The great war and modern memory pdf

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the great war and modern memory pdf

The Long Shadow: The Great War and the Twentieth Century - HistoryExtra

This ambitious project — which distinguishes him from his many rivals in the same field — aims not to describe the course of the war, its battles, strategy and personalities, but to examine its effects across the turbulent 20th century that passed after the guns stopped firing in the dank November of It is this long view that Reynolds strives to emulate by looking in depth at the very varied subsequent histories of the countries that fought the war. Sometimes, indeed, he becomes so involved in these stories that he forgets that his brief is to connect such histories to the war, and wanders off on lengthy by-ways and digressions — for instance, on Irish politics in the s — which, while often fascinating and informative in themselves, have little obvious relevance to the events of Indeed, anyone seeking a potted history of the victors and vanquished of the war — Britain, Ireland, the United States, Germany, Italy and Russia — could do a lot worse than make this book their first point of reference. His interest in Ireland, for instance, makes that tiny island loom too large relative to its global importance.
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A Literate, Literary, and Illuminating Account of the Great War (2000)

Winner of both the National Book Award and the National Book Critics Circle Award and named by the Modern Library one of the twentieth century's Best .

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That her endeavour is indeed fully warranted is demonstrated by the fact that when, for example, the Russian company and its companion organizations visited the United States various critics stressed their belief that its productions 'had nothing new to teach Broadway. It is about 'the British experience on the Western Front from to and some of the literary means by which it has been remembered, conventionalized, and mythologized. For instance, in the chapter called'Adversary Proceedings,' concerned with the sense of the 'enemy' and the contrast in that regard between fighting men and men behind the lines and people at home, he deals at some length with Siegfried Sassoon, a daring combat officer who wrote fierce anti-war poems during the War and, after it, returned to the subject in both fiction and autobiography. Likewise, the chapter on 'Myth, Ritual and Romance' concludes with a discussion of David Jones; the chapter on 'The Theatre ofWar' gathers in the 'caricature scenes of Robert Graves' and makes a brilliant and apt comparison with Ben Jonson Project MUSE promotes the creation and dissemination of essential humanities and social science resources through collaboration with libraries, publishers, and scholars worldwide. Forged from a partnership between a university press and a library, Project MUSE is a trusted part of the academic and scholarly community it serves. Built on the Johns Hopkins University Campus.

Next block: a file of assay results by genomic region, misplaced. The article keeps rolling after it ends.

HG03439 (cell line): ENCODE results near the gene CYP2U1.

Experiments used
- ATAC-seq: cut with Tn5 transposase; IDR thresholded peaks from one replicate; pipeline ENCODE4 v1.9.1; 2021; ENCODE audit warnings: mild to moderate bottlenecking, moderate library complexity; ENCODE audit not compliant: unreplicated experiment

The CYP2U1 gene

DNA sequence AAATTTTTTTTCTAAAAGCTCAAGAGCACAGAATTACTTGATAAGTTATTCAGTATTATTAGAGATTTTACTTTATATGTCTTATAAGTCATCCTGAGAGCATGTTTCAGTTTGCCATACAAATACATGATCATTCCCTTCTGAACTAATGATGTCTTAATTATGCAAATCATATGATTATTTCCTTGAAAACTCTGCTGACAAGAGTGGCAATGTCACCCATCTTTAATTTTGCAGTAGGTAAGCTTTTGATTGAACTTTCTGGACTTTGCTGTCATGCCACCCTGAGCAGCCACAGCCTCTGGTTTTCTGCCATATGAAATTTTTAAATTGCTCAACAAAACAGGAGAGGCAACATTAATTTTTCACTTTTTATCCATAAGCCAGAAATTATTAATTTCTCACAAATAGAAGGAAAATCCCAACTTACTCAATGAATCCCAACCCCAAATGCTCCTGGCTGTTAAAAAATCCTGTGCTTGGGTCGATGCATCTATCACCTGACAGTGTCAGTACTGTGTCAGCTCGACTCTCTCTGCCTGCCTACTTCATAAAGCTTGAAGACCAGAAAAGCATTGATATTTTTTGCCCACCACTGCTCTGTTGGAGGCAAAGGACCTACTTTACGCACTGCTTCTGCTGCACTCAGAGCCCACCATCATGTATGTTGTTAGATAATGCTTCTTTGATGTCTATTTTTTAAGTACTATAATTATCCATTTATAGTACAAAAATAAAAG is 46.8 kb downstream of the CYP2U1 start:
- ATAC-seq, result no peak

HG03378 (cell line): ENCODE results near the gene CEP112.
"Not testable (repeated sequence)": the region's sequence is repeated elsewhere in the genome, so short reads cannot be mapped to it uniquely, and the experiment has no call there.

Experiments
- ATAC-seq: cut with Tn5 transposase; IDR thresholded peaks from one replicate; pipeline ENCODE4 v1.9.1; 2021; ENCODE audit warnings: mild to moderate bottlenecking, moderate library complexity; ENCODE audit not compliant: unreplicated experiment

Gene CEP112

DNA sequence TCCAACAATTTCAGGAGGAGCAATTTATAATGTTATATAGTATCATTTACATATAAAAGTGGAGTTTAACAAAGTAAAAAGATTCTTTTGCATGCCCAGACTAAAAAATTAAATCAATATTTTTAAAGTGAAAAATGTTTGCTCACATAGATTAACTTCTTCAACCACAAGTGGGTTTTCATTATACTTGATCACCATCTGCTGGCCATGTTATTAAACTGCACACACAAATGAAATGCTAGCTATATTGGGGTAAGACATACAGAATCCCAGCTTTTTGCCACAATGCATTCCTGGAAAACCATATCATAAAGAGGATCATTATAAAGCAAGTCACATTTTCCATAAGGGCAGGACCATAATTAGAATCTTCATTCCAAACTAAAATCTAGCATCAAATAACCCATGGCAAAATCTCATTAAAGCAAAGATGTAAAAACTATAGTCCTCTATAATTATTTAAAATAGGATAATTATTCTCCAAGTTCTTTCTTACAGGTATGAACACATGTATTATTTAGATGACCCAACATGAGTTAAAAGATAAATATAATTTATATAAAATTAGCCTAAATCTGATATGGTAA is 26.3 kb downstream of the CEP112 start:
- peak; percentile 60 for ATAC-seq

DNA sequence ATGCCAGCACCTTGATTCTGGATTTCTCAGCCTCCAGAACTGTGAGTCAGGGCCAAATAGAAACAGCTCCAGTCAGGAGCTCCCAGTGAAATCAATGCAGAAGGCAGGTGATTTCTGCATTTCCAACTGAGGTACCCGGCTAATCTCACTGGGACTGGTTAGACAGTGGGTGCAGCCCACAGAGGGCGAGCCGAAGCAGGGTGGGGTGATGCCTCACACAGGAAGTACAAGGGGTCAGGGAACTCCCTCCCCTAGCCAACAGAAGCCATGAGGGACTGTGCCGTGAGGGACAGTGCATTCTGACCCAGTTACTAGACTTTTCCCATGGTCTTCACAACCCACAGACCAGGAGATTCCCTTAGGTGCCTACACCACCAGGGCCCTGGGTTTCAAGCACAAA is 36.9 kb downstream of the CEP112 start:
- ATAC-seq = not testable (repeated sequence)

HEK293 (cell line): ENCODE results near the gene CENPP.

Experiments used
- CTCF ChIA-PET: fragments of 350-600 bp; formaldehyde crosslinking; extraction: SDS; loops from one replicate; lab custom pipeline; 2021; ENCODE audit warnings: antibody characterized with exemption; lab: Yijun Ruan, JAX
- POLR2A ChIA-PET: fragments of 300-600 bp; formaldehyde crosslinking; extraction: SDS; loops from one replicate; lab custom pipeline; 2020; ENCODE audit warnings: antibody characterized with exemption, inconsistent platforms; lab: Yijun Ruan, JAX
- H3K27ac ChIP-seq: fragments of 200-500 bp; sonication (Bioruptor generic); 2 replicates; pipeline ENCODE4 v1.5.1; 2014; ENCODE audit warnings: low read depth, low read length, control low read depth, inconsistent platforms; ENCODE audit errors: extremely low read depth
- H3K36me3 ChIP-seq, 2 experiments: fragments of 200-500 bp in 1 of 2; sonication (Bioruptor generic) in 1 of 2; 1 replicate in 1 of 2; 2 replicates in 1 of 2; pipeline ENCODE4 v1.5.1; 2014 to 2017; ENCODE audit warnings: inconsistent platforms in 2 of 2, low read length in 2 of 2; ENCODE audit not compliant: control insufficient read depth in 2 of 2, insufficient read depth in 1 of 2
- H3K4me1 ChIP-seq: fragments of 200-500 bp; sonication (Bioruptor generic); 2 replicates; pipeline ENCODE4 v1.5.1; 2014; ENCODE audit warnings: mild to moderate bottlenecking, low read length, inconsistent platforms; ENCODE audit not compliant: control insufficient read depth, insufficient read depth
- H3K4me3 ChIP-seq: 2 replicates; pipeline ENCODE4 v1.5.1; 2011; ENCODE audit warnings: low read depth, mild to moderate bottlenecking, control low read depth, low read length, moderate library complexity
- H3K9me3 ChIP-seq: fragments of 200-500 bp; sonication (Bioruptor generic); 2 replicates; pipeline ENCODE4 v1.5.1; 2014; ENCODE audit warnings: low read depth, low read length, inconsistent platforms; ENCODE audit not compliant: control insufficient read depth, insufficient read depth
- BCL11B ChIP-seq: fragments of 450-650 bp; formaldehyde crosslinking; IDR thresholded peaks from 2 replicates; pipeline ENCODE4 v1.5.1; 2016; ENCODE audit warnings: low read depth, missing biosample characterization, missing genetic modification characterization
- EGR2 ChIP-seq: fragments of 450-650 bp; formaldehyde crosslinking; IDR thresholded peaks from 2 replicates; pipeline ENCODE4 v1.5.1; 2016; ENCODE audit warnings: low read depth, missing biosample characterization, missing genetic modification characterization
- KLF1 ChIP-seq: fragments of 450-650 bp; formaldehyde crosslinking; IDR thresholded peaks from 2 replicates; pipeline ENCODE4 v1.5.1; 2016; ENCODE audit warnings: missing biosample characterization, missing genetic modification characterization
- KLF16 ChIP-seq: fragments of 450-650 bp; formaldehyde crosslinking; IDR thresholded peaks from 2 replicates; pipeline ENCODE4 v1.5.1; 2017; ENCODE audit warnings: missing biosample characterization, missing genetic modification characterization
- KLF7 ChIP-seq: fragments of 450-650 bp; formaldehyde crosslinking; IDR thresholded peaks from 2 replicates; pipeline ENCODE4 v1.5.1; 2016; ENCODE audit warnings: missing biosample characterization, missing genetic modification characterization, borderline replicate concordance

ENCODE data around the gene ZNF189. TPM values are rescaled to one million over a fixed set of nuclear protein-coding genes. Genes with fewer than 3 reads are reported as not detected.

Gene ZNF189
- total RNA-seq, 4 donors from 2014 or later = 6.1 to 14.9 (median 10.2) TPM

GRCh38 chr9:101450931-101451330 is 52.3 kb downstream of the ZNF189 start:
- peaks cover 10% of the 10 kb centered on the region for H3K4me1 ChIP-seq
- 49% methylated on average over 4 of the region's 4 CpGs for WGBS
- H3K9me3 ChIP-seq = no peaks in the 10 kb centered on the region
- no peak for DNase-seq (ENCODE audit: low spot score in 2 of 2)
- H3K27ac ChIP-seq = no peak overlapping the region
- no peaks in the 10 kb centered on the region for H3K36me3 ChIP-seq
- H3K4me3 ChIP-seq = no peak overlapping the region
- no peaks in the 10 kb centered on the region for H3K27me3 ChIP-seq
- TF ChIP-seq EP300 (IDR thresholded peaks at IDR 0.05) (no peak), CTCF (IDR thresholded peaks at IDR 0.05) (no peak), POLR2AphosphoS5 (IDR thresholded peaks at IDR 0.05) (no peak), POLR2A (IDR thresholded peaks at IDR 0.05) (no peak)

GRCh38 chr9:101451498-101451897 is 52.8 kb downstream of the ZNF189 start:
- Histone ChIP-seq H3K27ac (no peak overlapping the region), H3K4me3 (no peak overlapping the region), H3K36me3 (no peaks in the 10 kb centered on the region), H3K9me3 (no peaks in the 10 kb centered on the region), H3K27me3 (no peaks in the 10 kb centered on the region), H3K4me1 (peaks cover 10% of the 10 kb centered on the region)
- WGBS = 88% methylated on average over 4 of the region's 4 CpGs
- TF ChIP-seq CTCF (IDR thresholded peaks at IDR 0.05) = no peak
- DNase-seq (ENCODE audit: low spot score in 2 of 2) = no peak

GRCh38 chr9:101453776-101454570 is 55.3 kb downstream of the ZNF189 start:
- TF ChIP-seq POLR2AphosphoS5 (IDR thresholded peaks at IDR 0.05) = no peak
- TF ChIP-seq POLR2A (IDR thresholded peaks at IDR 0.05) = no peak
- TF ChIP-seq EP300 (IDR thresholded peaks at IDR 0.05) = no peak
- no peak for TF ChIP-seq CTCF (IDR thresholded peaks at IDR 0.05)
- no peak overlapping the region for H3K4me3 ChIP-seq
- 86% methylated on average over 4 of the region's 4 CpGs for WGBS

The Great War and modern memory CHAPTER 4 Myth, Ritual, and Romance page ; CHAPTER 5 Oh What a Literary Warpage ; CHAPTER 6 Theater of .
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University of Toronto Quarterly

Certainly a storyteller" Findley One is historical: we are interested in what writers can reveal about the lived experience of a particular war. The poems, novels and short stories written out of the experience of war are historical documents in their own right. They can be read as surviving fragments of the past, offering insights into what people were feeling and thinking at the time. When we read the literature of the past we not only gain an access to that historical past but we gain it through a particular in this case, literary mode of access. Furthermore, each literary mode, be it poem, novel or short story, frames in its own distinct way our thinking about certain past events.

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